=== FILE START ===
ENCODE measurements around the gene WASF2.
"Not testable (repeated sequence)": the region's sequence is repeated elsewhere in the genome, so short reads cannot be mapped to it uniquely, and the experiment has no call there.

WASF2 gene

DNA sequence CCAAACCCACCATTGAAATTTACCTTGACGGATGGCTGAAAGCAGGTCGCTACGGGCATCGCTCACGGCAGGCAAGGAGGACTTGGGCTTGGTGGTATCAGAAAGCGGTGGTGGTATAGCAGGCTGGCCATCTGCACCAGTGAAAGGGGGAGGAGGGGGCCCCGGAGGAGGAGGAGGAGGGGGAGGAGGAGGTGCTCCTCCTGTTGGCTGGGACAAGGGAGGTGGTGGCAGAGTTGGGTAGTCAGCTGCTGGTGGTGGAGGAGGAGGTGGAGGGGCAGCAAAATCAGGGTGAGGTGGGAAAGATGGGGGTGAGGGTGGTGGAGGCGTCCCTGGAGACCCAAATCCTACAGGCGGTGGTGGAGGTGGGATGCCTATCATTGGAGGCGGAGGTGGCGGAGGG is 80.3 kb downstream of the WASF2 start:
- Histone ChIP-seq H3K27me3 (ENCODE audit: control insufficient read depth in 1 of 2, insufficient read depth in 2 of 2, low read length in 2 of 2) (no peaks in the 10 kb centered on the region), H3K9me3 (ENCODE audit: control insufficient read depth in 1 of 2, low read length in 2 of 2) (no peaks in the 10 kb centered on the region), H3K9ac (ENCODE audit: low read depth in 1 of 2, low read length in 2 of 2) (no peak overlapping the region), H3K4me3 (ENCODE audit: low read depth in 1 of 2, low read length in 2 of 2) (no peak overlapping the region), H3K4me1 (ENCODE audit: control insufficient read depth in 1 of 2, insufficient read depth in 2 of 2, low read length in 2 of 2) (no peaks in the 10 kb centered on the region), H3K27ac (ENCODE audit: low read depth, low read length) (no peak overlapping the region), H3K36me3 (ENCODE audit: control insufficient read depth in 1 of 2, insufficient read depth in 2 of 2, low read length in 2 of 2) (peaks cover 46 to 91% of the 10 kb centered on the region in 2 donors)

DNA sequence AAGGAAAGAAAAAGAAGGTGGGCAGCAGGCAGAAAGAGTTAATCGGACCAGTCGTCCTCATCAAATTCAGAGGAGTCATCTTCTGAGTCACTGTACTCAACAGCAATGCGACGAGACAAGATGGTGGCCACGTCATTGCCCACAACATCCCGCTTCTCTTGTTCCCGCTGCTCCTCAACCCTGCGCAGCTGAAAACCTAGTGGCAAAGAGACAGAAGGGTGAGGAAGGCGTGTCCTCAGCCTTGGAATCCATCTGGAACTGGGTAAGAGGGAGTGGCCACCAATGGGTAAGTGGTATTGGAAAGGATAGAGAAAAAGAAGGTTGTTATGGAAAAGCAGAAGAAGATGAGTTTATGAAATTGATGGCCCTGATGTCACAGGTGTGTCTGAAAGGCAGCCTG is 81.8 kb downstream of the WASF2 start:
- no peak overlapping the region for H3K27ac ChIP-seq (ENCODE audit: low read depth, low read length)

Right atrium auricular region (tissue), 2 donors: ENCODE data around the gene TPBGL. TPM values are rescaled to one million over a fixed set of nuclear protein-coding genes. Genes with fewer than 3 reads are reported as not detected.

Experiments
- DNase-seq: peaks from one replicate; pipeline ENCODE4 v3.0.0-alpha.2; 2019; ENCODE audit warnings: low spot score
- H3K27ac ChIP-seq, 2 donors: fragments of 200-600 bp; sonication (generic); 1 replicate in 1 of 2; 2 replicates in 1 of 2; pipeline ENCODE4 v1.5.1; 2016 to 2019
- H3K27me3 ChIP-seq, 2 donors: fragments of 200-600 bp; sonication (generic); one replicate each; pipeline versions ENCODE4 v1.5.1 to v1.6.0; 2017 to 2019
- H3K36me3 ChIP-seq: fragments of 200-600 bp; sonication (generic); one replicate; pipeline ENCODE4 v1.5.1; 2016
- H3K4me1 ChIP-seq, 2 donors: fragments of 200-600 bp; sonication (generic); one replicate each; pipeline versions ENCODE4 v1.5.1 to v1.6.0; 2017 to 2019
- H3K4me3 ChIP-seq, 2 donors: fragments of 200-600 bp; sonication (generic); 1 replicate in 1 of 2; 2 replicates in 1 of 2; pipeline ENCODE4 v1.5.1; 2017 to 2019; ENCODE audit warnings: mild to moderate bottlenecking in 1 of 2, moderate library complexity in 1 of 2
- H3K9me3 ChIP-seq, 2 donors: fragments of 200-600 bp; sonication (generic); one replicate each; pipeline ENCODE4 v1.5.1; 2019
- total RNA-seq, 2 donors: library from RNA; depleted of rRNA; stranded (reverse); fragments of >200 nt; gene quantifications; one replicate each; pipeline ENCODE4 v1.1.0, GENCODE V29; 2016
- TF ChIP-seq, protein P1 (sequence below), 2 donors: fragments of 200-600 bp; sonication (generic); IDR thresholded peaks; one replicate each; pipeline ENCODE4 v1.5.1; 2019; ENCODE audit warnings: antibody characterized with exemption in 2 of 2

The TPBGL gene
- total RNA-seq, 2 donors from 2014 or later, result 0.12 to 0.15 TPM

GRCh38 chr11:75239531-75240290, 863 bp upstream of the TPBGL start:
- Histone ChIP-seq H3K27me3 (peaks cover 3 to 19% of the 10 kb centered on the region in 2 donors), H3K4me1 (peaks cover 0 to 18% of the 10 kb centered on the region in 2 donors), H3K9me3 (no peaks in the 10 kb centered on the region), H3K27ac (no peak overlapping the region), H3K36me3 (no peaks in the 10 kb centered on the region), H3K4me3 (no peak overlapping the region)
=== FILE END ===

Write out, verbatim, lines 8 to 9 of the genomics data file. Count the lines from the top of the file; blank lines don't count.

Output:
Right atrium auricular region (tissue), 2 donors: ENCODE data around the gene TPBGL. TPM values are rescaled to one million over a fixed set of nuclear protein-coding genes. Genes with fewer than 3 reads are reported as not detected.

Experiments